Exodus 32:7
And the LORD said to Moses, Go, get you down; for your people, which you brought out of the land of Egypt, have corrupted themselves:
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(7) The Lord said unto Moses, Go, get thee down.—Moses was, of course, wholly ignorant of all that had occurred in the camp. The thick cloud which covered the top of Sinai had prevented his seeing what occurred in the plain below (Exodus 24:18). The phrase, “Go, get thee down,” is emphatic, and implies urgency.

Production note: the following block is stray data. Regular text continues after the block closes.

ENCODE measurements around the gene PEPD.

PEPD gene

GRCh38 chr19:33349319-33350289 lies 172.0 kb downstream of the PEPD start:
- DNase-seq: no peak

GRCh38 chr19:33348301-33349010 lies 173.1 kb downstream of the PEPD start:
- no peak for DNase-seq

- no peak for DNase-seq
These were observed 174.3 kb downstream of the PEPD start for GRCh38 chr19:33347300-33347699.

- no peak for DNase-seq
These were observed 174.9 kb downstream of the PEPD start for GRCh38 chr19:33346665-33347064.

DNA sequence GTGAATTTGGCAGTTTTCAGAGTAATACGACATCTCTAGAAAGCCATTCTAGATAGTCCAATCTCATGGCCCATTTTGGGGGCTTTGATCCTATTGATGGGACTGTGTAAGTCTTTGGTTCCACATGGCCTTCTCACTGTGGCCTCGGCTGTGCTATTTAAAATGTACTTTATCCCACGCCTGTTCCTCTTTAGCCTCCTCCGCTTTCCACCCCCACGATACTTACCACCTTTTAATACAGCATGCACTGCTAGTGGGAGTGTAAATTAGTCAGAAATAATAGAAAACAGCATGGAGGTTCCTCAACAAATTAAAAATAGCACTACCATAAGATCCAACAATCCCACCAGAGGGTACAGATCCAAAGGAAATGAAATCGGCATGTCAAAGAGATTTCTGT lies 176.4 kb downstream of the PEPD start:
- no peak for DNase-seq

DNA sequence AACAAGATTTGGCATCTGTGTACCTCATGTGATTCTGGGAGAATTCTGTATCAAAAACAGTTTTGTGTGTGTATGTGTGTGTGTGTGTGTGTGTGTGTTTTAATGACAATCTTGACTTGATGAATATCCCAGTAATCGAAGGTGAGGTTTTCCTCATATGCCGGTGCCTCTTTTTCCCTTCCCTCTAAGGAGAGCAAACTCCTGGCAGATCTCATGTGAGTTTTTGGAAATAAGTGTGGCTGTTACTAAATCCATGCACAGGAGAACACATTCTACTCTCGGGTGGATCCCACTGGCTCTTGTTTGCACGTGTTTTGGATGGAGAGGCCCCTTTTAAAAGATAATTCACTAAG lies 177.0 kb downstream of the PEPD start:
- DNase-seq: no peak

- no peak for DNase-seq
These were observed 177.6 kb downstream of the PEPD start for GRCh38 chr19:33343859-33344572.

Thy people.—“Thine,” not any longer “mine,” since they have broken the covenant that united us; yet still “thine,” however much they sin. The tie of blood-relationship cannot be broken.

Have corrupted themselves.—The form of the verb used (shikhêth) is active. We must supply “their way,” or some similar phrase, after it. (Comp. Genesis 6:12 : “All flesh had corrupted his way upon the earth.”)